The Words of the Hinterleitner Family

Tallinn Peace Forum: Steps toward Eurasian-European Cooperation

Johann Hinterleitner
December 14, 2013

Tallinn, Estonia -- UPF-Estonia held a Peace Forum in Tallinn on Dec. 14, 2013 under the topic of "Practical Steps towards Eurasian-European Cooperation and Mutual Prosperity -- What Role Can the Baltic Countries Play?" The event was part of the Baltic Dialogue Initiative, an ongoing project of UPF-Eurasia focused on the specific role of the Baltic countries in improving the relationship between Europe and the former Soviet republics.

To an audience of about 40 participants consisting of academics, NGO leaders, teachers and others, six speakers offered presentations about how Eurasia and Europe could and should move forward towards a common future of cooperation and prosperity.

In the first session Russian academic Dr. Vladimir Petrovsky, Chief Academic Researcher at the Institute of Far Eastern Studies and Project Manager at Russian International Affairs Council, gave a detailed overview of the current relationship between Russia and Europe, its opportunities and challenges. Believing in the "European future" of Russia, he outlined some of the conditions for this to be realized and pleaded for an increased dialogue between Baltic nations and Russia. The three Baltic nations' Soviet past and their current integration in Europe gives them an unmatched advantage.

Then Dr. Rony Smolar, Vice President of the Board of Jewish Communities in Finland, shared a perspective drawn from the history of his country with Russia, his long experience serving in the Middle East and his involvement in inter-religious dialogue in his country. Dr. Smolar emphasized the primacy of strong democratic values as a foundation for developing Europe-Eurasia cooperation. He also emphasized the role of NGOs and spoke about his plan to establish an "academy of democracy" in Finland.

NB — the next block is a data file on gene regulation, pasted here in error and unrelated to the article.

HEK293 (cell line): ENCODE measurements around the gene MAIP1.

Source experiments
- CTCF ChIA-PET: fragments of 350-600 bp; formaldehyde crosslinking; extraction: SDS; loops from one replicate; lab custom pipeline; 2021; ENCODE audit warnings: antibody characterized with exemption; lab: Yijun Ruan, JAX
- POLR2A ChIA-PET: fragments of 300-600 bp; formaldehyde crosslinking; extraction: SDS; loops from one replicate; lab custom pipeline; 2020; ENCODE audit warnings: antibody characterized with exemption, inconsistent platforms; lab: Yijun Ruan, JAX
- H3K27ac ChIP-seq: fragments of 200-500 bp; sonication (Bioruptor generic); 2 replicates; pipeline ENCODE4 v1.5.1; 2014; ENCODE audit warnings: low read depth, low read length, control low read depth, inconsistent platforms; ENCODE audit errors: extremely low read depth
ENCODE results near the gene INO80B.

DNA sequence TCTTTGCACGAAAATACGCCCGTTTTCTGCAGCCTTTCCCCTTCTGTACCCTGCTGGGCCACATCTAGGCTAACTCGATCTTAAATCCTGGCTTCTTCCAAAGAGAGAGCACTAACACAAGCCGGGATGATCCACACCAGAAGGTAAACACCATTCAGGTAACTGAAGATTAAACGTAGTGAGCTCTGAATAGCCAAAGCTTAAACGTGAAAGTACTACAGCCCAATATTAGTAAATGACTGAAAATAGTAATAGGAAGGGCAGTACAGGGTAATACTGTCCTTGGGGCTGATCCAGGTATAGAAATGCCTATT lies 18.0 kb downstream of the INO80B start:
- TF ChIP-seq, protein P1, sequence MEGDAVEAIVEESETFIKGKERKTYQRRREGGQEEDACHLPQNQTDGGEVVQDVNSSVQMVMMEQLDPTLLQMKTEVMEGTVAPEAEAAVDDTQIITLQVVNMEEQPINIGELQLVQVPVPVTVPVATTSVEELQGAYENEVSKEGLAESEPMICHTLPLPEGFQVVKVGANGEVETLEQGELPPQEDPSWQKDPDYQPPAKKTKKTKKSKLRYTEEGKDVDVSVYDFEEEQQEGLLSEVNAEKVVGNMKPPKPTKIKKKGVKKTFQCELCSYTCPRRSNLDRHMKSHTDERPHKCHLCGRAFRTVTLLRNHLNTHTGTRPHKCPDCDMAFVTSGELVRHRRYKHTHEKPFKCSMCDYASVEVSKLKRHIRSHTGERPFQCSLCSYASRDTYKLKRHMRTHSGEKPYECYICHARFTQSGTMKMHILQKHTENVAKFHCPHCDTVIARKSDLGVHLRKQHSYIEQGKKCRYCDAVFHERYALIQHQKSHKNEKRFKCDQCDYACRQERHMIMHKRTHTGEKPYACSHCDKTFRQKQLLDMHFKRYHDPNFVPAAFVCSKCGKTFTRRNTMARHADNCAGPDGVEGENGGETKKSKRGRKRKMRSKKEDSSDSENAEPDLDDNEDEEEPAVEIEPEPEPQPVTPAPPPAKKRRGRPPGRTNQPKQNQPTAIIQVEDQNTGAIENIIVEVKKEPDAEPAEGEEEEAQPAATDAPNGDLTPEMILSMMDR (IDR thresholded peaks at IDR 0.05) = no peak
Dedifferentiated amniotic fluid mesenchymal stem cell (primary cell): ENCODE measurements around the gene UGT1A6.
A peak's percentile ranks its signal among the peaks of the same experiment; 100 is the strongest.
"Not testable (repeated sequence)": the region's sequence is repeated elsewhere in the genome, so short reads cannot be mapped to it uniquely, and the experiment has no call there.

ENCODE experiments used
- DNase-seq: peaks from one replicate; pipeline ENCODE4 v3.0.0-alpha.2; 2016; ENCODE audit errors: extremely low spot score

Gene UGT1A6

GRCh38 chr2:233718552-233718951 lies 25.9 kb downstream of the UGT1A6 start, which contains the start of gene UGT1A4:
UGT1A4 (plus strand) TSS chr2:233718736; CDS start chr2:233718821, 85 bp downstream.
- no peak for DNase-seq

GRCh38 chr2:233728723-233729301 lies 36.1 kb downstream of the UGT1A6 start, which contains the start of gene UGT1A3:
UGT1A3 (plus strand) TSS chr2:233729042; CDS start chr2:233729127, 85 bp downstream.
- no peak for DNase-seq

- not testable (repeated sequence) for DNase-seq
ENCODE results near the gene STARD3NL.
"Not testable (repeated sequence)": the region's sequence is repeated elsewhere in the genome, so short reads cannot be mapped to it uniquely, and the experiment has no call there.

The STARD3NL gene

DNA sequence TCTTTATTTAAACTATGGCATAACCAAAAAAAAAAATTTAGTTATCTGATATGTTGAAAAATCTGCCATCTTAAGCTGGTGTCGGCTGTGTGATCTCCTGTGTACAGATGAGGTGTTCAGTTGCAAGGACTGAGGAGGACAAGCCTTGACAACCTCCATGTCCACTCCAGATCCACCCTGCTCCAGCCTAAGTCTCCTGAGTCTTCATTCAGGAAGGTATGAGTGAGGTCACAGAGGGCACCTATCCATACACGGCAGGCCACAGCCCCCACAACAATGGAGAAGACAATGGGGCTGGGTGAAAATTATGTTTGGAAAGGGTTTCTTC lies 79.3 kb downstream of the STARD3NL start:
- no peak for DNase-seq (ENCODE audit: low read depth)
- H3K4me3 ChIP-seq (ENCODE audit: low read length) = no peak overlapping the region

In the context of demonstrations in Ukraine and the recently held EU Summit on "Eastern Partnership" in Vilnius, Lithuania, the two presentations stimulated many questions from the Estonian audience, who were especially interested to hear the Russian view from a Russian academic.

In the second session, four presentations outlined different aspects or practical steps of Europe-Eurasia cooperation.

Mrs. Ilvi Jõe-Cannon, an Estonian political scientist and member of the Estonian Women's Studies and Resource Center, spoke on the issue of human trafficking and how Estonia has been gradually moving toward stronger legislation on that matter since independence. She emphasized, however, that much remains to be done to prevent sexual exploitation and affirm equal rights in order for Estonia to stand as a "strong link" between Europe and Eurasia.

Mrs. Johanna Helin, founding member of the NGO MONDO and manager of its global education center, spoke about her organization's work in building bridges between cultures and racial groups, both in Europe and around the world.

Prof. Toomas Alatalu, a foreign policy expert at Tallinn Technical University and long-time UPF Ambassador for Peace, spoke about the perspectives of an "Eastern Partnership" after the Vilnius Summit and Estonia's role in the Europe-Eurasia dialogue.

Mr. Jacques Marion, coordinator for UPF activities in the Baltic region, ended the session with a brief presentation of UPF's activities in the region in 2013 and its vision of promoting strong family values in an environment where confusion over marriage is rising. In Europe-Eurasia relations, he concluded, Europe tends to claim the teacher's position on democratic values – but increasingly on issues dealing with the family, Eurasia seems to be in a stronger position to teach its neighbor. 

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